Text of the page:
Forty Years: Remembering MLK Jr.

Martin Luther King Jr., second right, and SCLC aides Hosea Williams, Jesse Jackson Jr., from left, and Ralph Abernathy return to the Lorraine Motel in Memphis to strategize for the second Sanitation Worker's march led by King in this April 3, 1968 file photo. King was shot dead on the balcony April 4, 1968. AP Photo/File

This column was written by CBS News Early Show co-anchor Harry Smith.

Forty years. The night before Dr. Martin Luther King Junior was assassinated, he spoke of being on the mountain top; of seeing to the other side. He was speaking, of course, in a metaphor that harkened up the image of Mosses. Mosses, of course, was not granted access to the promised land.

The 39-year-old peace activist and civil rights leader would not see his dreams fulfilled either. Jesse Jackson, who was on the balcony with King when he was shot, told me King would have been pleased by the fact that a black man and a woman are vying for a presidential nomination.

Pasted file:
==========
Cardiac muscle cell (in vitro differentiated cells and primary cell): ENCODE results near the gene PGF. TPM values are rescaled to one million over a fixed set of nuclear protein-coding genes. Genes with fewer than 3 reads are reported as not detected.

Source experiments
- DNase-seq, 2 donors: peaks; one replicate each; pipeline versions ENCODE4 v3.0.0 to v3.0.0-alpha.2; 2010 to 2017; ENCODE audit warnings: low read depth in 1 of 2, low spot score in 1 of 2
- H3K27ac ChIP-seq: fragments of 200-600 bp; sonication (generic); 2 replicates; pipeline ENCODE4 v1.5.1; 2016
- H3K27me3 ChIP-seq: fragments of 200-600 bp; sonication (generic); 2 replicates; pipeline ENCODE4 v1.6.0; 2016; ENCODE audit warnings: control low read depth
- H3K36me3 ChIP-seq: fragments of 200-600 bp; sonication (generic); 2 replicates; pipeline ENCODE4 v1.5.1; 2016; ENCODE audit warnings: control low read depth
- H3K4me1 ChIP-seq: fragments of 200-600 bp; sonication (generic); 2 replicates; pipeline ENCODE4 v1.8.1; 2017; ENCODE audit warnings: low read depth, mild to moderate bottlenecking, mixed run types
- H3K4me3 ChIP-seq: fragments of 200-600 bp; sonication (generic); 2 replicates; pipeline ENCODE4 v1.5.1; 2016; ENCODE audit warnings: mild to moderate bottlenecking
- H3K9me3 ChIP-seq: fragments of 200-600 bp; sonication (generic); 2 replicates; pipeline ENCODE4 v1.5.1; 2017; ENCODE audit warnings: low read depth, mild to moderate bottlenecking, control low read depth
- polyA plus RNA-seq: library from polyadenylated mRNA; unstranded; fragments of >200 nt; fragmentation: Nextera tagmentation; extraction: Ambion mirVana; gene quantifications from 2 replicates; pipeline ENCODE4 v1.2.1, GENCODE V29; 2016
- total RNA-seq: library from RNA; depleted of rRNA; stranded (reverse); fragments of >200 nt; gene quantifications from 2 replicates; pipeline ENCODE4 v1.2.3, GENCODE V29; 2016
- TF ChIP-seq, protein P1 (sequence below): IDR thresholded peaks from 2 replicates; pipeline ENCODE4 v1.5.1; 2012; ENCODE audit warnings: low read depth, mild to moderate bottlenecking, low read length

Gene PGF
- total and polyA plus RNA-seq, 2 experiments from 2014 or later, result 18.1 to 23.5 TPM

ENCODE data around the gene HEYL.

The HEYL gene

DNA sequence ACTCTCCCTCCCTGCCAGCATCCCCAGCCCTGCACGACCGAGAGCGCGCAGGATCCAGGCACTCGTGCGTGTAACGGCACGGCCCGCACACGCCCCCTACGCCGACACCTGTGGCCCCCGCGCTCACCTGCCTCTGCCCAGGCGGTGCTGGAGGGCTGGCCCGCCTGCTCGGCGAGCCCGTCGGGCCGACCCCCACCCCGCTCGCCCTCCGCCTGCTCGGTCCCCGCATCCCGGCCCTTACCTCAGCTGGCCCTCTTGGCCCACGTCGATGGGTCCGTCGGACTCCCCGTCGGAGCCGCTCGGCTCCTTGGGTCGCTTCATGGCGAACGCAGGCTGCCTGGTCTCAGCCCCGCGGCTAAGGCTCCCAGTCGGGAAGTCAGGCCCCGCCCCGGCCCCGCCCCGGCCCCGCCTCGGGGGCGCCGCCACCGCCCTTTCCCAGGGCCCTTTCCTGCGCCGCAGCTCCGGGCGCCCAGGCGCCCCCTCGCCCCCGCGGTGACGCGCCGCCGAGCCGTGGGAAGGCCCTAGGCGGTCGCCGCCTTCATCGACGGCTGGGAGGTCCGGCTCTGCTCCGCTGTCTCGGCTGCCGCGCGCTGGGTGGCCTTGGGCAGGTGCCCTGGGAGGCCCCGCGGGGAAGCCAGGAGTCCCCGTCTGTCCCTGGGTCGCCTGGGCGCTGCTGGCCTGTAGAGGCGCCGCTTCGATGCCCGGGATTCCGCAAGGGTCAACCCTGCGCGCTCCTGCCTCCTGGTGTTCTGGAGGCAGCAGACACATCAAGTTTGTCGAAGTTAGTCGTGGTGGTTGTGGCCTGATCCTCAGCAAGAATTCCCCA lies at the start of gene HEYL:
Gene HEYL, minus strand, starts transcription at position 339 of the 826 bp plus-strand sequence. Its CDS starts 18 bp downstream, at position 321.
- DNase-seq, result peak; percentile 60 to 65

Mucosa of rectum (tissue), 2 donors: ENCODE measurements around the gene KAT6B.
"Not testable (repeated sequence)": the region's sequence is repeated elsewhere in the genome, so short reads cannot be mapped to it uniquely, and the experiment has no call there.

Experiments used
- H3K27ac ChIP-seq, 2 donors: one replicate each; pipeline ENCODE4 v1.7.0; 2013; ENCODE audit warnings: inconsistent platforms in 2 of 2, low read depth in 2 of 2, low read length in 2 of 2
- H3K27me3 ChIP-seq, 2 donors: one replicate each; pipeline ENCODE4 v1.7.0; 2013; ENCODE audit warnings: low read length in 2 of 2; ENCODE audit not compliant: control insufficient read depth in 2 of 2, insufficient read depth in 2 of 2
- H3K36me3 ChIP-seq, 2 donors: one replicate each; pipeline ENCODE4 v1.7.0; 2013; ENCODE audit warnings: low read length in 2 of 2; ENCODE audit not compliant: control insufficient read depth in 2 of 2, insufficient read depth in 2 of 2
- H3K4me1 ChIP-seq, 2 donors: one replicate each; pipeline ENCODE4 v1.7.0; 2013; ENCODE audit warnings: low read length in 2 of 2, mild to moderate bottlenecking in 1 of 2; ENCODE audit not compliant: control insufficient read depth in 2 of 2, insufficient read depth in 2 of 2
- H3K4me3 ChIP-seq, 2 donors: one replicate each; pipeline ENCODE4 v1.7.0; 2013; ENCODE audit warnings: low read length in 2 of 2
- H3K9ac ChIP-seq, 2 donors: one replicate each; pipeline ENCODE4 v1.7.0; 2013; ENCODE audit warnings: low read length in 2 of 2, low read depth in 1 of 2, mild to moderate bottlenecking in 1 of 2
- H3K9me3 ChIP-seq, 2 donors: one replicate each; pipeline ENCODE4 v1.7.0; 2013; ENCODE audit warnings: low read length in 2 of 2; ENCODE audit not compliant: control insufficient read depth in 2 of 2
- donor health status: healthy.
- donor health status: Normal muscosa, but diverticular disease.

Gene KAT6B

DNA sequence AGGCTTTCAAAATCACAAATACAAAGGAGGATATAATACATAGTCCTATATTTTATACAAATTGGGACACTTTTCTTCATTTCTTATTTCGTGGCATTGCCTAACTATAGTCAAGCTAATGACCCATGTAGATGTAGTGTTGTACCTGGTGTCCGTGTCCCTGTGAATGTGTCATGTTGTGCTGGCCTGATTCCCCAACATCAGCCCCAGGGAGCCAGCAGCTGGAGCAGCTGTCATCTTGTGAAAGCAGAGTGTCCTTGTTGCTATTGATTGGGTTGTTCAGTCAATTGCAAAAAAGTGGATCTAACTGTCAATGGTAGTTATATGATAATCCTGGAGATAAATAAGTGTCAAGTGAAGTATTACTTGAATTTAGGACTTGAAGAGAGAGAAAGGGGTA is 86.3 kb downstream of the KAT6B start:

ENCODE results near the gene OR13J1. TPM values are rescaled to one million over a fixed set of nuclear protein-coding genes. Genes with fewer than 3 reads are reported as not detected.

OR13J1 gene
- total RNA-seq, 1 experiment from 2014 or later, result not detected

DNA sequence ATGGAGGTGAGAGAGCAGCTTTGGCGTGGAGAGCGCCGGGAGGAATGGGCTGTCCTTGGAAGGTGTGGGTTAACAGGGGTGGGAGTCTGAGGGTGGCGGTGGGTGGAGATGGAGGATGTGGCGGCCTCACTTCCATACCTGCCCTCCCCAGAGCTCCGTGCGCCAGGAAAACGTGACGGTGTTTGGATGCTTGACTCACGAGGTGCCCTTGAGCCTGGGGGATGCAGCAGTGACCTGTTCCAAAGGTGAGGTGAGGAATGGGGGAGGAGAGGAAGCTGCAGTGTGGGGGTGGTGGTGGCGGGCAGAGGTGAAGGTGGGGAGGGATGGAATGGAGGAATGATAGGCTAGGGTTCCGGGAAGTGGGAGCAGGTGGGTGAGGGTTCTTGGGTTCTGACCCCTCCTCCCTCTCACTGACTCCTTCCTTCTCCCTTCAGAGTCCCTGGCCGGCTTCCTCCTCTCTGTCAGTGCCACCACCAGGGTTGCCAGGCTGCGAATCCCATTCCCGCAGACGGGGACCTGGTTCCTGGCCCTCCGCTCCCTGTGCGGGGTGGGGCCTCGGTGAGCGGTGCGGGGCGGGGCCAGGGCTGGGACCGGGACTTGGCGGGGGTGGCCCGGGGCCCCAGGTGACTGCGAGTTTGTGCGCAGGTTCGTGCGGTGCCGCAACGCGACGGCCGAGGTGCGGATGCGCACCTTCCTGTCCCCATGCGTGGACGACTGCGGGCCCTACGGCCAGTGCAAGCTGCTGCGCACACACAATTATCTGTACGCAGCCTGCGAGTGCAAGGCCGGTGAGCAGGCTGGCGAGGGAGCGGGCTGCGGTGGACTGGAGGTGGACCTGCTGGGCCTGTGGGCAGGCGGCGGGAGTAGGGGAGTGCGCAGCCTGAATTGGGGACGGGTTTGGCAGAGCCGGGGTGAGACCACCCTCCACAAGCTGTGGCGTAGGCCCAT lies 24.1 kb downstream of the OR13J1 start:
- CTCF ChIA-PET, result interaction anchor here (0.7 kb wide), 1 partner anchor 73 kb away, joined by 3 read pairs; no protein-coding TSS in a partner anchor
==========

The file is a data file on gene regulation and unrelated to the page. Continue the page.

But, that the poverty and economic disparity that King rallied against are still with us. And King's son, Martin the third, reminded me this morning that his father courageously spoke out against the Vietnam War, long before the chorus of public opinion was on his side.

King had vision and courage. He was a latter day founding father. For without him, our promise would never be fulfilled.

Harry's daily commentary can be heard on many CBS Radio News affiliates across the country.
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